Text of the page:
Posted by: episystechpubs | December 5, 2014

Editor’s Corner: A Clause and a Phrase Walk into a Bar

My subject heading is a blatant, underhanded ploy to get you to open this email. But now that you’re here, I thought I’d give you the lowdown on the difference between a clause and a phrase (in case you don’t remember, or in case you were never told).

· A clause is a group of words that contain both a subject and a verb or a verb phrase (also called a predicate).

For example, in the following sentence, I’ve used bold font for the subject and I’ve used italics for the verb phrase.

My best friend looks and sings like Celine Dion.

Note: Some clauses can stand alone as sentences (these clauses are called independent clauses) and some must be joined with other clauses or phrases to create a complete sentence.

· A phrase is a group of words that work together, but these word groups are not clauses because they lack a subject and/or a predicate (verb or verb phrase).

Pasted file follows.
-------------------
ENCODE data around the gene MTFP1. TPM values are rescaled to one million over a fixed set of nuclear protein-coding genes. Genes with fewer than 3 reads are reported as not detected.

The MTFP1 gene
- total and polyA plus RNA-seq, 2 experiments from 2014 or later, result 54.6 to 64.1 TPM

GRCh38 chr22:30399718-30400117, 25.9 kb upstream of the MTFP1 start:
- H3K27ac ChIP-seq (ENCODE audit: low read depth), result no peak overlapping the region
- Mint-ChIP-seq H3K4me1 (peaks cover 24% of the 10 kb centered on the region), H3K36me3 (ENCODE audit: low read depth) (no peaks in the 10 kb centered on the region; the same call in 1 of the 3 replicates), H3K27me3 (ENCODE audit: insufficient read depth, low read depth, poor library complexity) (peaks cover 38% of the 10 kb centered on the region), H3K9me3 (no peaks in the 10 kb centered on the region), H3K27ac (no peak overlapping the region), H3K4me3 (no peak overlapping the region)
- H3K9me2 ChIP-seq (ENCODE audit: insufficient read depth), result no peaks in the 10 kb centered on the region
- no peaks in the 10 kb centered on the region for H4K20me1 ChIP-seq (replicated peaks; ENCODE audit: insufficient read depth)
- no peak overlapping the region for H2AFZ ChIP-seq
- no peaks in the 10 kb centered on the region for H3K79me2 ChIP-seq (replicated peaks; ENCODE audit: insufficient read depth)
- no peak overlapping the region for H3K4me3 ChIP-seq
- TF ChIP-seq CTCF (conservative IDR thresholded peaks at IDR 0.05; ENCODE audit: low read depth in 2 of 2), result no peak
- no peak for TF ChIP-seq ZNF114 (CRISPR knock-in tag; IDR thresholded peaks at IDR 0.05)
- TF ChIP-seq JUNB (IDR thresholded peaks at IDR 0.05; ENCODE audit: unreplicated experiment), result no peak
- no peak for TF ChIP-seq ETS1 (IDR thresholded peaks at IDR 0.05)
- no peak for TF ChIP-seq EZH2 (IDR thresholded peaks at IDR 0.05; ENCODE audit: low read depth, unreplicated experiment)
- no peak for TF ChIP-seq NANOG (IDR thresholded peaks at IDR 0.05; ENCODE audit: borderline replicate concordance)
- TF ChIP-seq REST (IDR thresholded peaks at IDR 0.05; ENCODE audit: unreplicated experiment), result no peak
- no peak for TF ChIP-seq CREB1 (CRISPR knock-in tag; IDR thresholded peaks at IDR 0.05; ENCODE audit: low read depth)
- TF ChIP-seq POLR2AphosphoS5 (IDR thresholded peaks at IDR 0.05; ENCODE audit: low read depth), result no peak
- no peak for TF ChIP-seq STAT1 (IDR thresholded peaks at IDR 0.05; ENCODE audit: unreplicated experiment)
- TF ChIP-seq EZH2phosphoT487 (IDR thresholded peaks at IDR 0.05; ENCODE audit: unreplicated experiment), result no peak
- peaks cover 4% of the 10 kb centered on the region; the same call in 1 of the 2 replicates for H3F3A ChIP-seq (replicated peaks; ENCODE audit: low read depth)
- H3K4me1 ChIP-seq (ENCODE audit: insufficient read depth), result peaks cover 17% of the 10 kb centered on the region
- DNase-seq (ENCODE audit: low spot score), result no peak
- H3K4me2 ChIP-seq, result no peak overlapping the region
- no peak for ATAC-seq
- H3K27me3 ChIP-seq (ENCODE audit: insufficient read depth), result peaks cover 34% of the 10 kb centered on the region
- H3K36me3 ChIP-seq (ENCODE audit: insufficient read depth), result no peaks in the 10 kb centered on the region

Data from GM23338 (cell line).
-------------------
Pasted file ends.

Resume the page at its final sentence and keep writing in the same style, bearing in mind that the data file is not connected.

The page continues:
For example,

o Under the refrigerator,… (no subject or verb)

o While running on the treadmill,… (no subject)

If you want to read a little bit more about phrases and clauses, click here.

So maybe a clause and a phrase didn’t walk into a bar, but I can’t leave you hanging, so here’s your bar joke:

Two whales walk into a bar. The bartender asks what they want. The first whale says "Mmmmmmmmmmuuuuuuuuuuuuaaaaaaaaaaaahhhhhh."

The second whale turns to him and says, "Go home Frank, you’re drunk."

Donna Bradley Burcher | Technical Editor, Adv. | Symitar®

8985 Balboa Ave. | San Diego, CA 92123 | Ph. 619.278.0432 | Ext: 765432


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